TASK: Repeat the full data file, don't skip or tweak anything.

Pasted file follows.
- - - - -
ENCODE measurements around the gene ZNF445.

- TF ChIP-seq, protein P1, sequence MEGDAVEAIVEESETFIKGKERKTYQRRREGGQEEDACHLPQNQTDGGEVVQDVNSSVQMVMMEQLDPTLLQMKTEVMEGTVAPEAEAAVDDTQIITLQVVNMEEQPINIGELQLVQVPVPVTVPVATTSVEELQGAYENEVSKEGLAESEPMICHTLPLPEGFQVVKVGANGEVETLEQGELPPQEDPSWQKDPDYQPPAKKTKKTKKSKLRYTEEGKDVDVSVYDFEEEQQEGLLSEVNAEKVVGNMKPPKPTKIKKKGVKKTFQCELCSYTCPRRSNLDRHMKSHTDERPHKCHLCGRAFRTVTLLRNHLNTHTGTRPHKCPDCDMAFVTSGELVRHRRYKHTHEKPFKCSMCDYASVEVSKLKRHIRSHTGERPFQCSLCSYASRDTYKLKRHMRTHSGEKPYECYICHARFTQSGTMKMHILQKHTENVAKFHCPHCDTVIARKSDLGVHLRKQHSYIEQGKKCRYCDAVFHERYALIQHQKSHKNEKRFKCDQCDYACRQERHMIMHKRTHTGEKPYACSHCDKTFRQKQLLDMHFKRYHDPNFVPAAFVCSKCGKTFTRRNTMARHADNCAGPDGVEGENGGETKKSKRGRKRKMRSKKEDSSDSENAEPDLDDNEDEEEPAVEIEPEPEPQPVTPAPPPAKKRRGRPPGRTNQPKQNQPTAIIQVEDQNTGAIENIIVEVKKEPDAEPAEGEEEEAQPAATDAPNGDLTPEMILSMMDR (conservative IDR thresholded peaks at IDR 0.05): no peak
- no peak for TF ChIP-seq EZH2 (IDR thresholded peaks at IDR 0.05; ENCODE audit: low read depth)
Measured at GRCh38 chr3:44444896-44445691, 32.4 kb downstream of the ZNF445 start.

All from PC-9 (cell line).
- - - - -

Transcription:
ENCODE measurements around the gene ZNF445.

- TF ChIP-seq, protein P1, sequence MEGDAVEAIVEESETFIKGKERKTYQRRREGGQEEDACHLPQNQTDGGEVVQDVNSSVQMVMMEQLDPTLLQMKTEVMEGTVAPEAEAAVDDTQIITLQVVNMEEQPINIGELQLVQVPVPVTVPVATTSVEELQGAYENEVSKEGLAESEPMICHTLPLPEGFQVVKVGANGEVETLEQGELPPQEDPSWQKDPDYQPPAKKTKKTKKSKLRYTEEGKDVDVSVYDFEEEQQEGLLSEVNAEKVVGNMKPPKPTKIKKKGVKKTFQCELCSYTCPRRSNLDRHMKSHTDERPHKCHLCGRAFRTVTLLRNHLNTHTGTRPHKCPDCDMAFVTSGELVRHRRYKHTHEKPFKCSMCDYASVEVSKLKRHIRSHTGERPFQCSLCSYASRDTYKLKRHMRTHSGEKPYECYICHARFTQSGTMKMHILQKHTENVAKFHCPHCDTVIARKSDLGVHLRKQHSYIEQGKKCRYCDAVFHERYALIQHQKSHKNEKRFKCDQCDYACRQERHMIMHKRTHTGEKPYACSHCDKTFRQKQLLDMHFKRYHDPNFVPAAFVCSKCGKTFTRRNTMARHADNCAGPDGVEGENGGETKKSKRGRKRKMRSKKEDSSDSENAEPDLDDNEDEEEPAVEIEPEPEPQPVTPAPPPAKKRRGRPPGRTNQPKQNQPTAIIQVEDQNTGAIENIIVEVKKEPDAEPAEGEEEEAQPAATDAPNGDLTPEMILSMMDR (conservative IDR thresholded peaks at IDR 0.05): no peak
- no peak for TF ChIP-seq EZH2 (IDR thresholded peaks at IDR 0.05; ENCODE audit: low read depth)
Measured at GRCh38 chr3:44444896-44445691, 32.4 kb downstream of the ZNF445 start.

All from PC-9 (cell line).